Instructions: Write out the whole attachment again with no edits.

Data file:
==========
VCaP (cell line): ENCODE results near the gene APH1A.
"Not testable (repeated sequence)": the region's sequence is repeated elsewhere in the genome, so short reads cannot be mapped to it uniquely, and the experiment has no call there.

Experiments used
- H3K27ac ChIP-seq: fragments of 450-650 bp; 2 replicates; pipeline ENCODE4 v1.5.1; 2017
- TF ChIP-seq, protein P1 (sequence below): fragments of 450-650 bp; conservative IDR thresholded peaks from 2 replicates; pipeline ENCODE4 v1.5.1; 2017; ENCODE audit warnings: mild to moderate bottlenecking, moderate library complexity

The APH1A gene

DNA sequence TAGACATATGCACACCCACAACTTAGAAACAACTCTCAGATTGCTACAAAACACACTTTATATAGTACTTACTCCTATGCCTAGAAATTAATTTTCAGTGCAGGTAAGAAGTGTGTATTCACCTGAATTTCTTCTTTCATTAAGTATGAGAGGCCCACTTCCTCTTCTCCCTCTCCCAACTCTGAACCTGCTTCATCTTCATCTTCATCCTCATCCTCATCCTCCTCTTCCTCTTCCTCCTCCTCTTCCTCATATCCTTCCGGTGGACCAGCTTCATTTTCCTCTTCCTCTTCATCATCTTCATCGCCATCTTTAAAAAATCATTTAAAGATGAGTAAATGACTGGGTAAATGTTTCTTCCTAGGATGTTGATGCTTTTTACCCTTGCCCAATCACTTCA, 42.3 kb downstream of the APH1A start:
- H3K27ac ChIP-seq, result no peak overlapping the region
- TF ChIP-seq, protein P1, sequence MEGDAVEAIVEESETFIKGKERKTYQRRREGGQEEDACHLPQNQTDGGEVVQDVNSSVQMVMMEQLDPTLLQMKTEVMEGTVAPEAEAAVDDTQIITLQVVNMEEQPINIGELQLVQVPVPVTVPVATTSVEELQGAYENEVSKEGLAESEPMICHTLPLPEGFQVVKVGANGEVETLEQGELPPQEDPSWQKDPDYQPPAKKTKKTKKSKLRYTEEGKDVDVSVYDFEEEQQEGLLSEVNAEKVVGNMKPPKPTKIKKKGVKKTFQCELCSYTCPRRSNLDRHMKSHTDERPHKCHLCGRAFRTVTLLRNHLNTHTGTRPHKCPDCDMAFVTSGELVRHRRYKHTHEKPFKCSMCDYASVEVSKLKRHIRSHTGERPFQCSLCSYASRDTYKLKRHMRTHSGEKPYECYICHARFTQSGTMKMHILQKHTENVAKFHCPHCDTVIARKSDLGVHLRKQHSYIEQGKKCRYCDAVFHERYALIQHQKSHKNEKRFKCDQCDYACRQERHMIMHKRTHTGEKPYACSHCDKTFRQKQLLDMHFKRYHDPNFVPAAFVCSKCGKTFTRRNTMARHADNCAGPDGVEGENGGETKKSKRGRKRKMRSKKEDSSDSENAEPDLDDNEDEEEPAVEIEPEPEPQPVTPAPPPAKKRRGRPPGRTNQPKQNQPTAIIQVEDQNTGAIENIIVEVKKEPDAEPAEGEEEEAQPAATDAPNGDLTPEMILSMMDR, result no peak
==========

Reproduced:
VCaP (cell line): ENCODE results near the gene APH1A.
"Not testable (repeated sequence)": the region's sequence is repeated elsewhere in the genome, so short reads cannot be mapped to it uniquely, and the experiment has no call there.

Experiments used
- H3K27ac ChIP-seq: fragments of 450-650 bp; 2 replicates; pipeline ENCODE4 v1.5.1; 2017
- TF ChIP-seq, protein P1 (sequence below): fragments of 450-650 bp; conservative IDR thresholded peaks from 2 replicates; pipeline ENCODE4 v1.5.1; 2017; ENCODE audit warnings: mild to moderate bottlenecking, moderate library complexity

The APH1A gene

DNA sequence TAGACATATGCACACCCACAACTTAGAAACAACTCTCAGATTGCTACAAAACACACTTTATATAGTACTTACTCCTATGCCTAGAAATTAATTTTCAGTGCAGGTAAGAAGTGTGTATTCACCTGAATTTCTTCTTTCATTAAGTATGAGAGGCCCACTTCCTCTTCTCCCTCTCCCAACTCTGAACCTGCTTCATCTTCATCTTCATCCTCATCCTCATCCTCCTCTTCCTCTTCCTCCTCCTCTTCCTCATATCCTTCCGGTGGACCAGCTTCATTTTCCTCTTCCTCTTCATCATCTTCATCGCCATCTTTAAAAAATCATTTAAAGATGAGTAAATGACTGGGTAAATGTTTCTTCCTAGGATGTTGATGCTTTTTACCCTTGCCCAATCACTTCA, 42.3 kb downstream of the APH1A start:
- H3K27ac ChIP-seq, result no peak overlapping the region
- TF ChIP-seq, protein P1, sequence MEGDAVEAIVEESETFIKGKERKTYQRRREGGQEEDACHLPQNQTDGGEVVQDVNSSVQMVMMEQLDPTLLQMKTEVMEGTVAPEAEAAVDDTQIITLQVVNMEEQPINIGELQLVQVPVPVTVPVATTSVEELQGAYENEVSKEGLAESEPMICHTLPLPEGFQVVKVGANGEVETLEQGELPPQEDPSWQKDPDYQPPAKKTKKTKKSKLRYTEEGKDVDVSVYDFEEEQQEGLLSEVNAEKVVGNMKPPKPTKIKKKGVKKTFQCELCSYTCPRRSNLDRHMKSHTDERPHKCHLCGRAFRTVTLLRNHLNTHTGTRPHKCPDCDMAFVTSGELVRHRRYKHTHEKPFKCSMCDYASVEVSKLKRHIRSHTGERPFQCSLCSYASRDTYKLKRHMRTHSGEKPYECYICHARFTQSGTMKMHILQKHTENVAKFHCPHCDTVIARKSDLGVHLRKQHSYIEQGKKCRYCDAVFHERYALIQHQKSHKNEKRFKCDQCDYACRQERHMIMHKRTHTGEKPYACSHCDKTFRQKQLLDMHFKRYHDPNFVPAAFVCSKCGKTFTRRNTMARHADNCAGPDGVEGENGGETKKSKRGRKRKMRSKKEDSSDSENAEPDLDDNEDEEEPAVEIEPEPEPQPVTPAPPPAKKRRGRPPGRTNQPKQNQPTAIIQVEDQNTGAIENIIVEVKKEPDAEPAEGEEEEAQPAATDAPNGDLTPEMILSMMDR, result no peak